to the forest.
My cousin, for a time, grew up in a quiet rural pocket between states. When my aunt and uncle were still together, my grandfather would drive me and my sister to their house in the wintertime, a thirty minute trip from the city by car. Although it always felt longer. Past a narrowing road there was a slope leading down to the house. We would enter from the basement door and were usually greeted by the dog or my aunt plugging away on her computer. It was quiet, chilly. The nearest house was shrouded in brambles and I was never sure if anybody actually lived there in looking through the thicket.
We stayed mostly in the basement, my cousin and I. It was where his family kept the bigger TV with all the video game consoles placed neatly in a pile. When my aunt wasn't home, we'd both sit in front of her computer and watch these unsettling videos he'd find on the Internet that still cling to my memory, of ghost sightings or urban legends. I remember I was so repeatedly startled by them that I had asked my grandfather to keep my light on at night before bed. Yet I never gave my cousin a word of protest when he would invariably show me another video, on another day.
There was one night I was in the basement by myself, on the couch and reading a book as everybody else was upstairs and in the kitchen. I was close to dozing when I thought I saw a shadow being cast over me. When I looked up I saw the face of a girl I didn't recognize through the window, looking down and directly at me with a rictus gaze. It was almost as if she was studying the room through a one-way glass, the depth of her eyes unchanged as I got up from the couch. I didn't think to scream or motion to her at all. Instead I simply walked upstairs and timidly informed my aunt.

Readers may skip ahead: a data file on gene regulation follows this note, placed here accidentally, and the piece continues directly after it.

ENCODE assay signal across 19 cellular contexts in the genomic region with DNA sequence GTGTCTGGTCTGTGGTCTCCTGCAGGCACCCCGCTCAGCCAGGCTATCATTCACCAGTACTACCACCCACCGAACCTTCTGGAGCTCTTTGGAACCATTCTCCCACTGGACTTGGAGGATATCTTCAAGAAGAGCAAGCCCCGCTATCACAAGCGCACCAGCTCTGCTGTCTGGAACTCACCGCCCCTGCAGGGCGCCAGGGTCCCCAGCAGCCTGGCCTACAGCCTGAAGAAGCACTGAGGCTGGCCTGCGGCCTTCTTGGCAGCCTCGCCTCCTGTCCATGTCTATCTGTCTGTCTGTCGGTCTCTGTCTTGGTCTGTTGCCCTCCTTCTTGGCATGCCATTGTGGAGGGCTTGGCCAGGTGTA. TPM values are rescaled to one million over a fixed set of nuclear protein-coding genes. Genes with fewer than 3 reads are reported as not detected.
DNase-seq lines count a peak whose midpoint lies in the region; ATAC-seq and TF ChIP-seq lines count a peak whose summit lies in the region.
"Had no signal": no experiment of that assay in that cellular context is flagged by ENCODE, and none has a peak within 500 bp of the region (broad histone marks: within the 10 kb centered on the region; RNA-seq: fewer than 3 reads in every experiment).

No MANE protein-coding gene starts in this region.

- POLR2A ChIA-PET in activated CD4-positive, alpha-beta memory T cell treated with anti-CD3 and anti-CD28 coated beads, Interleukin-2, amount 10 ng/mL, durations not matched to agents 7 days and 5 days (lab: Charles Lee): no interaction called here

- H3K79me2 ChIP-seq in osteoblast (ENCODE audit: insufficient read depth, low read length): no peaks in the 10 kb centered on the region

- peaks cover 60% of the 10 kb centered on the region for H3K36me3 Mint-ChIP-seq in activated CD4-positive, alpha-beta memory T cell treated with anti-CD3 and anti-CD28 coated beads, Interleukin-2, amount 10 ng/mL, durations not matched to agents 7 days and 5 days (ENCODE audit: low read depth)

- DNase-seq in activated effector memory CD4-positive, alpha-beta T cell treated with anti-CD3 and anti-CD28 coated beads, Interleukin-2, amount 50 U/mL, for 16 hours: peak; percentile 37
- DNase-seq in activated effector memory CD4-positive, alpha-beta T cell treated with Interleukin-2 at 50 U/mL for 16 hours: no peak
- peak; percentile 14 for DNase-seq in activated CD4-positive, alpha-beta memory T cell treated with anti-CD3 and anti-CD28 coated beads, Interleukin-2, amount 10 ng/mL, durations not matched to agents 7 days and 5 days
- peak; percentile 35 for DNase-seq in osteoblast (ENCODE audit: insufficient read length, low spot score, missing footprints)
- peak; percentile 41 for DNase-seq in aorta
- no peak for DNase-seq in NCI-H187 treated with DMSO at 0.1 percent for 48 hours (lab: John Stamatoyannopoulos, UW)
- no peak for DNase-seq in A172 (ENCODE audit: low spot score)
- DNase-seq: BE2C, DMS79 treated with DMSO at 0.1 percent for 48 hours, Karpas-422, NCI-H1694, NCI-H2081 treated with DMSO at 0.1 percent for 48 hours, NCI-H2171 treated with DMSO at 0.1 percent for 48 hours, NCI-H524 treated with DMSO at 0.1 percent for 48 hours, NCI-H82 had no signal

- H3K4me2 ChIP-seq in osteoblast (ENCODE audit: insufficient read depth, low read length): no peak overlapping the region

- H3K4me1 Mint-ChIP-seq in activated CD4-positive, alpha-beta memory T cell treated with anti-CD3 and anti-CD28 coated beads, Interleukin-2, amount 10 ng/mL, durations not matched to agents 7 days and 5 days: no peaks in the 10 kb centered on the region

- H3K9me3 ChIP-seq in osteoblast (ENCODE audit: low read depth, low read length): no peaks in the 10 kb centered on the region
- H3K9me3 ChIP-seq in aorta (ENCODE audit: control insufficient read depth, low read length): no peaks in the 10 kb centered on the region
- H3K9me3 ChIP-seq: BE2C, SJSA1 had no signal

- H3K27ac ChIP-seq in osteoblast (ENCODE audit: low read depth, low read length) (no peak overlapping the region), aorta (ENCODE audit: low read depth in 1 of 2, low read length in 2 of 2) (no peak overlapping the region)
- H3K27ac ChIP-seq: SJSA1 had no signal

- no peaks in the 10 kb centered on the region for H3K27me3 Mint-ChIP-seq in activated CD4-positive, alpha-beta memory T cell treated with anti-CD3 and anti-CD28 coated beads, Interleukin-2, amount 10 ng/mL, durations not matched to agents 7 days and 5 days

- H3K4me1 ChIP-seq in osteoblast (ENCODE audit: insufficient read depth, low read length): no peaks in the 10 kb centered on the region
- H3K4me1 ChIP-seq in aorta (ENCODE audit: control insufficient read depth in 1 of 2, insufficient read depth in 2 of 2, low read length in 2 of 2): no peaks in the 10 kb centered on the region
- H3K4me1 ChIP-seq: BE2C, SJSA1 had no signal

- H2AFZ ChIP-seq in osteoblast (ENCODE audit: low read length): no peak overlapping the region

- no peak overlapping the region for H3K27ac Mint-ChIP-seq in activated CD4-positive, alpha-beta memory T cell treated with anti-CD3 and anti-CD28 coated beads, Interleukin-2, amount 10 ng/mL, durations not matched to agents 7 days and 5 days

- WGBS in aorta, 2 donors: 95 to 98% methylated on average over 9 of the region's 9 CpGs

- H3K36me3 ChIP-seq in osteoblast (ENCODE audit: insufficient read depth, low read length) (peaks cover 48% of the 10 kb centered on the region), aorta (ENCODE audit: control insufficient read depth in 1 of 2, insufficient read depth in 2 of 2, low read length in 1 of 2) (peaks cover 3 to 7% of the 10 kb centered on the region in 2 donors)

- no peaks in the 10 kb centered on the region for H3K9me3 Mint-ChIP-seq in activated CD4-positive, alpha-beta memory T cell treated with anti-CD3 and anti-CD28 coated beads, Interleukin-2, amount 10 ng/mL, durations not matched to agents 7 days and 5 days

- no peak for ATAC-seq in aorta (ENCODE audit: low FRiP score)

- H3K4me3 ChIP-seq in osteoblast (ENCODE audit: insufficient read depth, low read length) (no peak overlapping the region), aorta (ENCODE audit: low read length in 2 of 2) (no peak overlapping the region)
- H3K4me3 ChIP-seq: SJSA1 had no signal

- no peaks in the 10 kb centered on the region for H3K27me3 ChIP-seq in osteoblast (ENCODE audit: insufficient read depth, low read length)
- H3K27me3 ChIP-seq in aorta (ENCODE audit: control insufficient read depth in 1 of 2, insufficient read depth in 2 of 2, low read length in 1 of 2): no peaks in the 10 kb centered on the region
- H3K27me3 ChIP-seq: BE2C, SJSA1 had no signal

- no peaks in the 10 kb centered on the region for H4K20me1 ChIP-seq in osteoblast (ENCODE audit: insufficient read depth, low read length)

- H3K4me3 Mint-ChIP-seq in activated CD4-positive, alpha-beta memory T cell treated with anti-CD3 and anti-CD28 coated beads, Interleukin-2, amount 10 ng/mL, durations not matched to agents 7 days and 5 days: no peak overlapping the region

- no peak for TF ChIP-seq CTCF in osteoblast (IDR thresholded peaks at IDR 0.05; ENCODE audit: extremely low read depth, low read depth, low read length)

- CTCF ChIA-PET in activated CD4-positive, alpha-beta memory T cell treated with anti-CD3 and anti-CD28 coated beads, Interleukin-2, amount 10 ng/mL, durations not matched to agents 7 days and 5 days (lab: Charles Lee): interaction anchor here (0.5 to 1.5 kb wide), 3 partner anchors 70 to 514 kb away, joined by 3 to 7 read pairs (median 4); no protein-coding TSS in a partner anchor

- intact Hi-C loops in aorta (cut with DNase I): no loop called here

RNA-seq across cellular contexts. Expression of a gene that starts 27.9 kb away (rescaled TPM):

I discovered soon after that it was the daughter of the family that lived in the house nearby. She was gone before my uncle went out to check. The authorities eventually found her in another town that would have only been accessible through the denser part of a mountain trail.
I don't recall much of how I reacted when I first put it together that she had attempted to run away from home, and that it likely hadn't been the first time. For some reason, my aunt told me not to gossip — that was the word she had used in this instance. But I still remember the face of the girl more than anything, and how much I could not shake from my mind her placid expression.